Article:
University of Minnesota
The structure of teosinte branched1: a progress report
--Doebley, J, Stec, A

The teosinte branched1 (tb1) gene has been cloned (Doebley, Stec and Hubbard, 1998, Nature 386: 485-488), but its complete structure is not known. Because some evolutionary analyses of nucleotide variation in tb1 require a knowledge of the location of transcribed vs. non-transcribed regions, we are analyzing the structure of this gene. Here, we report our current evidence on the structure of tb1. This preliminary evidence was obtained by RT-PCR and by comparison of genomic and cDNA sequences.

The longest known tb1 cDNA is 1306 bp excluding the polyA tail. On northern blots, tb1 hybridizes to a message that is between 1.4 and 1.6 kb in length. Thus, the known 1306 bp cDNA plus a 100 bp polyA tail would be sufficient to account for the 1.4 kb message seen on northern blots. The genomic and cDNA sequences are fully colinear without any intervening sequences (introns). Thus, tb1 may be an intronless gene and the known cDNA could be full length. One concern with this interpretation is that the genomic sequence immediately upstream of the 5 end of the cDNA lacks an obvious TATA-box. Thus, if this interpretation is correct, tb1 would belong to a class of genes that lack a TATA-box.

Approximately 840 bp upstream of the 5 end of the cDNA, there is a short open reading frame (ORF) of about 100 bp with an adjacent TATA-box-like motif in the genomic sequence (Fig. 1). To test whether this TATA-box-like motif might be part of the tb1 promoter, we employed RT-PCR using one primer (JD105: gaagaccaactcatctgacc) located in the 100 bp ORF and another (JD82: ccgatctggtagctgagg) within the region covered by the cDNA (Fig. 1). RT-PCR yielded a 196 bp product corresponding to the genomic sequence that flanks a 795 bp intron. The intron is bound by the conserved donor-acceptor ( splicing sites. Thus, the tb1 transcript can include the small 100 bp ORF and the TATA-box-like motif just upstream of it may form part of the promoter. If transcription begins about 35 bp downstream of the putative TATA-box, then the predicted length of the transcript (after removal of the intron) would be about 1304 bp plus the polyA tail. This length is long enough to account for the 1.4 to 1.6 kb message seen on northern blots. There are two difficulties with this model. (1) The first ATG, which is only 10 bp from the putative transcription start site, is not in the expected reading frame and would produce a polypeptide of only two amino acids in length. The second ATG, however, is in the expected reading frame. (2) The known cDNA clone extends into the intron, and one would have to infer that this cDNA was derived from an unprocessed message.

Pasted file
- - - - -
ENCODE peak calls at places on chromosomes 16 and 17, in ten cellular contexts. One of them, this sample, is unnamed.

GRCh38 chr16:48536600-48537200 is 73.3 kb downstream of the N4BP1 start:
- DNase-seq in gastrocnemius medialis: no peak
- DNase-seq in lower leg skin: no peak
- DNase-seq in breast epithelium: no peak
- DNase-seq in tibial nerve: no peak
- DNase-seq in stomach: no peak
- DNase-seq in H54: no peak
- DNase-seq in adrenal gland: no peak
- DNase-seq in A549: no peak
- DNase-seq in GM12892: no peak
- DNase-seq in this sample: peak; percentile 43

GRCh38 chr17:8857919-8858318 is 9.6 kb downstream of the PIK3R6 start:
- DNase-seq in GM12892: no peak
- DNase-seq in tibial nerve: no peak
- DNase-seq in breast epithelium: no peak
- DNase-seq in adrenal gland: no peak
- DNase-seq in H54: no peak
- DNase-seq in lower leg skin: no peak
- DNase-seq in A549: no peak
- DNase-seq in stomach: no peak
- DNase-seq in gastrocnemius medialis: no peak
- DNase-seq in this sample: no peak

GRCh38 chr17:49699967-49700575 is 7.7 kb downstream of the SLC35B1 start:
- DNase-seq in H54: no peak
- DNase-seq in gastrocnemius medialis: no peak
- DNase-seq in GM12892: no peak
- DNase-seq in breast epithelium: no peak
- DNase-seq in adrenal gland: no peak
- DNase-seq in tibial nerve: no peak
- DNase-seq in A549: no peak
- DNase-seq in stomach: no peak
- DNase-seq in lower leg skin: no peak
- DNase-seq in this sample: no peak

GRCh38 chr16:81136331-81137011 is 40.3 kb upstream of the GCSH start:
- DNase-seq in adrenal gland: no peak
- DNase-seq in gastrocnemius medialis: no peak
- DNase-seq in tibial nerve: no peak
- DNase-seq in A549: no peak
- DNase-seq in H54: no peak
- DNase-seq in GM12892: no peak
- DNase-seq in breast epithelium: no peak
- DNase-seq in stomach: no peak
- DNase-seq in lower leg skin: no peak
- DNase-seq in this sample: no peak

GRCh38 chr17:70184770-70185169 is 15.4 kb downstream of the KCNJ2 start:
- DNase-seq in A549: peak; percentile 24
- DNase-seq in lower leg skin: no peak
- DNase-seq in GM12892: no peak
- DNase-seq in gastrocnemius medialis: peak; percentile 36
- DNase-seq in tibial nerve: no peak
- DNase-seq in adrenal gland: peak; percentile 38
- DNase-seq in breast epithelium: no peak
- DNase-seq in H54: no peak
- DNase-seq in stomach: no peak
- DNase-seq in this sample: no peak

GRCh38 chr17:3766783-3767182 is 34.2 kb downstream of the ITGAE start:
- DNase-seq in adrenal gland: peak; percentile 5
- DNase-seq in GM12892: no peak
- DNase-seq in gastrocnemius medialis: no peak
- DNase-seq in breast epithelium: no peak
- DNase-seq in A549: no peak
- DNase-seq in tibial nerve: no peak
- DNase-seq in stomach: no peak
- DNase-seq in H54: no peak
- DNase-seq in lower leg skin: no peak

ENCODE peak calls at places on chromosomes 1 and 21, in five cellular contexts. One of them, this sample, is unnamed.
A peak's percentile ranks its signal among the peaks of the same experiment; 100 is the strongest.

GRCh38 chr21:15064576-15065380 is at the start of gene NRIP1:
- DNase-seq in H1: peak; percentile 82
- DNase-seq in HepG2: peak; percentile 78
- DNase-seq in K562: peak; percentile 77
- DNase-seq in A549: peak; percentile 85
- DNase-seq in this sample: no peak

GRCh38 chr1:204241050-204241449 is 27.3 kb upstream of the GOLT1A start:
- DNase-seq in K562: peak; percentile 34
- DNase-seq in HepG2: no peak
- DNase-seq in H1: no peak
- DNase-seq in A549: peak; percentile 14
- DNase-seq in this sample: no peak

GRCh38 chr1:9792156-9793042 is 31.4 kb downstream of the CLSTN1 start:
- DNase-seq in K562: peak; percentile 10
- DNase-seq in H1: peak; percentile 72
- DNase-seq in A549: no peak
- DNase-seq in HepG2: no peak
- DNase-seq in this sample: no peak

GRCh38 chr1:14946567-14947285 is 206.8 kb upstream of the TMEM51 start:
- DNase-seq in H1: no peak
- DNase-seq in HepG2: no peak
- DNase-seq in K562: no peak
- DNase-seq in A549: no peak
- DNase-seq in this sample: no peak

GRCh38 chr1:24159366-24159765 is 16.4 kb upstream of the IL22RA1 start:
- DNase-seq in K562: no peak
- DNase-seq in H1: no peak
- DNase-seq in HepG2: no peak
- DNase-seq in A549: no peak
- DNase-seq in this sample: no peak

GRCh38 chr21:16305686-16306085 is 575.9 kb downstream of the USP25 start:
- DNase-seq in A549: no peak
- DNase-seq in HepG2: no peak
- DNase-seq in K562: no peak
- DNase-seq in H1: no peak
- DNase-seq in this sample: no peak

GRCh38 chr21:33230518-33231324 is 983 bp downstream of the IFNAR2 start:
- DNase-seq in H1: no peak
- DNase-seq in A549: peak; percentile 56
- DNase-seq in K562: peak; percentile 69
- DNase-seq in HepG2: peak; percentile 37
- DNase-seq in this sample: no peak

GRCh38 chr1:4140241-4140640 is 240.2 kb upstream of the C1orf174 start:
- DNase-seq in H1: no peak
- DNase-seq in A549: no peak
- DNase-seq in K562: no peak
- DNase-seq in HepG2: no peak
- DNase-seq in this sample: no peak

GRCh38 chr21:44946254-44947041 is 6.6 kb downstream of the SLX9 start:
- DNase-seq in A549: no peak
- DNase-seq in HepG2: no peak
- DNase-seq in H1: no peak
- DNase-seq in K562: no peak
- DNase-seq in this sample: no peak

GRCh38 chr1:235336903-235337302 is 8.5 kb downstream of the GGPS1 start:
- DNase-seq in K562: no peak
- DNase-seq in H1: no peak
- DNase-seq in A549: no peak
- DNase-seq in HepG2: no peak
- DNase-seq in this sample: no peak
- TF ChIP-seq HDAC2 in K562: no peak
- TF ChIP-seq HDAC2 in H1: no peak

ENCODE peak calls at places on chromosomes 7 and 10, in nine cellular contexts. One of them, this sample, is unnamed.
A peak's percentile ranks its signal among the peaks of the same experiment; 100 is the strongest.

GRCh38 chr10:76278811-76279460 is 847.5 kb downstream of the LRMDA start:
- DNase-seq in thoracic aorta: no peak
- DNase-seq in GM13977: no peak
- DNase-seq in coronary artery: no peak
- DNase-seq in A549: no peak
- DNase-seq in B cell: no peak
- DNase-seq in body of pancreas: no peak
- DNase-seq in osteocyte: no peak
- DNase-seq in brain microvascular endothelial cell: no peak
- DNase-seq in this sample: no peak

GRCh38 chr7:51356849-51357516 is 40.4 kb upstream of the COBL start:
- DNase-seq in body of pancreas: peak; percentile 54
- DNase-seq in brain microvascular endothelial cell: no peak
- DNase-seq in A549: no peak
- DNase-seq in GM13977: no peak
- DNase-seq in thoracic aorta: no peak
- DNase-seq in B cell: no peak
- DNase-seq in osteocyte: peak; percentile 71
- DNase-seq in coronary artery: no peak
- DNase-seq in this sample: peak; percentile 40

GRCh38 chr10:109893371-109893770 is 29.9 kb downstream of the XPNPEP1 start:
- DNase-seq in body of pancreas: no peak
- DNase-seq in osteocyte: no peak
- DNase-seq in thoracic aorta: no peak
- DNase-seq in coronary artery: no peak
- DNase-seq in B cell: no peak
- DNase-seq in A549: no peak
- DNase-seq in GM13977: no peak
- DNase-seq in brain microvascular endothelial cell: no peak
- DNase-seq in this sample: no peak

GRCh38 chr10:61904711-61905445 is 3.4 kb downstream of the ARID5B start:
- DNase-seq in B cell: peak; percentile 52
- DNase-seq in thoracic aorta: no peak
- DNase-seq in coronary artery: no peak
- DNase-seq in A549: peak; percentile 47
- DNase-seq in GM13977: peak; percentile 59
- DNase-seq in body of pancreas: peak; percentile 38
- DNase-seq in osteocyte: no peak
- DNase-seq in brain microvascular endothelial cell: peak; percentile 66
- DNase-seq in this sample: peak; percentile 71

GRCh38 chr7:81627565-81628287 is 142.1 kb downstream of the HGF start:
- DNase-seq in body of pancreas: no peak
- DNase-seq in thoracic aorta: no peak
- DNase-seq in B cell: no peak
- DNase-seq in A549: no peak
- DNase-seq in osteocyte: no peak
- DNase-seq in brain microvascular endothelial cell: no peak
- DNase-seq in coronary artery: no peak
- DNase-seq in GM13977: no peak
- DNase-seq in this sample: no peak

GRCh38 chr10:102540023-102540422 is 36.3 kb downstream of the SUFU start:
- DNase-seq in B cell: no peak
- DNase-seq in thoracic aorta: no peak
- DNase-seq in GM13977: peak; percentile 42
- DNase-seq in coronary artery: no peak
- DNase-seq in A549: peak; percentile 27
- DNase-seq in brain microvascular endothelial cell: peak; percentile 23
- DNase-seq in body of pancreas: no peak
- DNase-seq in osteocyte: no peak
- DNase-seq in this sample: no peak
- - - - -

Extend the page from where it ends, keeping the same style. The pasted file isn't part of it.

While the exact structure of tb1 is uncertain, the RT-PCR result establishes that the transcribed region of the gene can include the 100 bp ORF which is 35 bp downstream of the TATA-box-like motif. Thus, for the purpose of our evolutionary analysis of nucleotide variation in tb1, we have used the position (*) 35 bp downstream of the TATA-box-like motif as the point of division between the 5 non-transcribed region and the transcript. Additional experiments are under way to resolve the full structure of this gene.

Figure 1. Composite nucleotide sequence of tb1 from cDNA and genomic sequences. Putative exons (upper case), an intron (lower case), intron splicing sites (underlined), TATA box-like motif (double underlined), primers used in RT-PCR (arrows, black boxes), 5 (+) and 3 (!) ends of the cDNA, start and stop codons (gray boxes) are shown. For evolutionary analyses of nucleotide variation, the gene was partitioned into the 5 non-transcribed and transcribed regions at 35 bp downstream of the TATA-box-like motif (*).

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